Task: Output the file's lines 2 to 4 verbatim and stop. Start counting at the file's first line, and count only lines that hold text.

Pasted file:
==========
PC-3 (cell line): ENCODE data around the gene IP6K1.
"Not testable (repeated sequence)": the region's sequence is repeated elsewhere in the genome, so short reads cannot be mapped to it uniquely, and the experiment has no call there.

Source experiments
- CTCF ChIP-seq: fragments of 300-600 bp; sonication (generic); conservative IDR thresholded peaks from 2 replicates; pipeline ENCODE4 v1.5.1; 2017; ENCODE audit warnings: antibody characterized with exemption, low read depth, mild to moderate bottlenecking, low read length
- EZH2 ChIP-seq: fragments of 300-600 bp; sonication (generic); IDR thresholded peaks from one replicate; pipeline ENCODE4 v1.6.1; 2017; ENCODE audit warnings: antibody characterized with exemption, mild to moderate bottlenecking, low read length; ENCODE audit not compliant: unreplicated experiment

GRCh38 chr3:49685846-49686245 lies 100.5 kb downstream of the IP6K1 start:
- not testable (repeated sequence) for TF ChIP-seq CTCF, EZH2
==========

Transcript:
"Not testable (repeated sequence)": the region's sequence is repeated elsewhere in the genome, so short reads cannot be mapped to it uniquely, and the experiment has no call there.

Source experiments
- CTCF ChIP-seq: fragments of 300-600 bp; sonication (generic); conservative IDR thresholded peaks from 2 replicates; pipeline ENCODE4 v1.5.1; 2017; ENCODE audit warnings: antibody characterized with exemption, low read depth, mild to moderate bottlenecking, low read length